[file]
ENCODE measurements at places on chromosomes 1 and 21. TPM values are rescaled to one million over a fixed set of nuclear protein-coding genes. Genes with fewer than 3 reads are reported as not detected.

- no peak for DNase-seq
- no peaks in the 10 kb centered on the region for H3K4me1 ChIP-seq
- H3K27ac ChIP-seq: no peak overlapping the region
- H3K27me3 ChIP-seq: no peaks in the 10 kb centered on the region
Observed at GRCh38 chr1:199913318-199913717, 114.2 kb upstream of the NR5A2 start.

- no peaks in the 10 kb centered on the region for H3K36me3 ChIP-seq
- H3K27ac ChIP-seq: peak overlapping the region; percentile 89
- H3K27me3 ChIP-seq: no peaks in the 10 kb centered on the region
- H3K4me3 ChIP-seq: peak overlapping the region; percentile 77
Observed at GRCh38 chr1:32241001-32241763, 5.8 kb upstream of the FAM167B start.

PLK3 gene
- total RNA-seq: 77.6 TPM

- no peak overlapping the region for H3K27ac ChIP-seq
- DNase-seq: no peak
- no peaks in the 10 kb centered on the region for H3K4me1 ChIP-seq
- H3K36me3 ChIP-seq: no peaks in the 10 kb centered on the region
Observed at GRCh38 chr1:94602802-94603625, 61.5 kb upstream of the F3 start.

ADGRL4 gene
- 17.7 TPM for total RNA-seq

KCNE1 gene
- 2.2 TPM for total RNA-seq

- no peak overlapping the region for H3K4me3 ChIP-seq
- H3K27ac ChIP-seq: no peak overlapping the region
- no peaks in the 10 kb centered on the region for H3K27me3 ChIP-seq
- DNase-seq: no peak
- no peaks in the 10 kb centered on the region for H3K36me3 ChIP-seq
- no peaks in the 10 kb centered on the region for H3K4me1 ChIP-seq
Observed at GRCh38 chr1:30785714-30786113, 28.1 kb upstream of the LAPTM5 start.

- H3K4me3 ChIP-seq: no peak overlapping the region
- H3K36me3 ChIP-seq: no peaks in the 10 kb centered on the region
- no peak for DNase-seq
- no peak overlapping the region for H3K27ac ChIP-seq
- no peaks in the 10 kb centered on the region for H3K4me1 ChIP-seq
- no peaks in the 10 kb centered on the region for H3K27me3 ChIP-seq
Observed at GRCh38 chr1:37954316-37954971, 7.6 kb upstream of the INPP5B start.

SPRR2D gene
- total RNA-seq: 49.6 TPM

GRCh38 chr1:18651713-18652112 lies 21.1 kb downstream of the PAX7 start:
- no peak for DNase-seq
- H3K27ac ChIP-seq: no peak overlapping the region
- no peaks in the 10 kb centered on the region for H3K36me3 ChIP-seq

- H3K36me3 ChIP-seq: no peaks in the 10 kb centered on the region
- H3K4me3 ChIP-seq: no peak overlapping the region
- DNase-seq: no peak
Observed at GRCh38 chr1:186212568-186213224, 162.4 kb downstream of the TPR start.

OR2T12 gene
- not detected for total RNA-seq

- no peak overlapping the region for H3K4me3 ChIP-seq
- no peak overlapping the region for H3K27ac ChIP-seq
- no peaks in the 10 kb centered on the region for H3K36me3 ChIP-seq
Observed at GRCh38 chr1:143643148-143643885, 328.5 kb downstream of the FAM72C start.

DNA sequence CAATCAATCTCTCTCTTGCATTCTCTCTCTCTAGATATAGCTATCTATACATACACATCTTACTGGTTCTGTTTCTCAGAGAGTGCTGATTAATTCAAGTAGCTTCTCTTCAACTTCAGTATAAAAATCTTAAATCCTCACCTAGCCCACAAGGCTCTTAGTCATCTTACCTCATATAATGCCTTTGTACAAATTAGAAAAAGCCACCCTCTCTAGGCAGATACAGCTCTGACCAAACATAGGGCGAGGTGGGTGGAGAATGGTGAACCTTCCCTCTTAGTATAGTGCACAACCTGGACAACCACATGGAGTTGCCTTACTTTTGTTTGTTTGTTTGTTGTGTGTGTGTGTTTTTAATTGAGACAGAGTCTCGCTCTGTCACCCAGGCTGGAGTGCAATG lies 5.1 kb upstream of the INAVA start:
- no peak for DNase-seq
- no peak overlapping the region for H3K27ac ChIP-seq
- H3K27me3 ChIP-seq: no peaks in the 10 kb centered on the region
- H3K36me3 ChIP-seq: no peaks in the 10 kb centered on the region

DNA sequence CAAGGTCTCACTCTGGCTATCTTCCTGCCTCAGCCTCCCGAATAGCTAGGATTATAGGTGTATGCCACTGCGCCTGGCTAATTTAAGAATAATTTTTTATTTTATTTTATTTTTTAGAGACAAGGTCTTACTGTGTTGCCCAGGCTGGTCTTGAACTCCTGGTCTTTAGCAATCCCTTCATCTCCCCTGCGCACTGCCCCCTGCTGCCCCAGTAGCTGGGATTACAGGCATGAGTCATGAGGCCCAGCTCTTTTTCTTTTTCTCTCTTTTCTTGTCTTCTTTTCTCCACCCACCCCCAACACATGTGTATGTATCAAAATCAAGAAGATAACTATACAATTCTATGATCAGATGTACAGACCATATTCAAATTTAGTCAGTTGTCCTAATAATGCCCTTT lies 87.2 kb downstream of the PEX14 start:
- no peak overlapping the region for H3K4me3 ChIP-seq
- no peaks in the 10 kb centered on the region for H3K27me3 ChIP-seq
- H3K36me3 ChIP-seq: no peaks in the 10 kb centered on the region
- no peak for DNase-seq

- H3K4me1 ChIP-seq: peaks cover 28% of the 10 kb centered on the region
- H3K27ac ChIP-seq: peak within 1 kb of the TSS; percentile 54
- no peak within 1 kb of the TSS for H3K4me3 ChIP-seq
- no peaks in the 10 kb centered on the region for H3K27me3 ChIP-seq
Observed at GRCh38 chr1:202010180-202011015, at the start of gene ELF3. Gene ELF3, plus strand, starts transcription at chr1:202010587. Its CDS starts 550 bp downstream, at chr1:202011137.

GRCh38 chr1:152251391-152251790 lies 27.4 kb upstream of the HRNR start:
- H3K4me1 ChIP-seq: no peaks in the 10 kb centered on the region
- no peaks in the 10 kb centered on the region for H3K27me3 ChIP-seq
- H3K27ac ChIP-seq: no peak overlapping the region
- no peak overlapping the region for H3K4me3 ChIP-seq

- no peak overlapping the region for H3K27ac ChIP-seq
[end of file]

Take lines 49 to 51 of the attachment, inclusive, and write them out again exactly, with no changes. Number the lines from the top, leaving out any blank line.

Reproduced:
- no peak overlapping the region for H3K4me3 ChIP-seq
- no peak overlapping the region for H3K27ac ChIP-seq
- no peaks in the 10 kb centered on the region for H3K36me3 ChIP-seq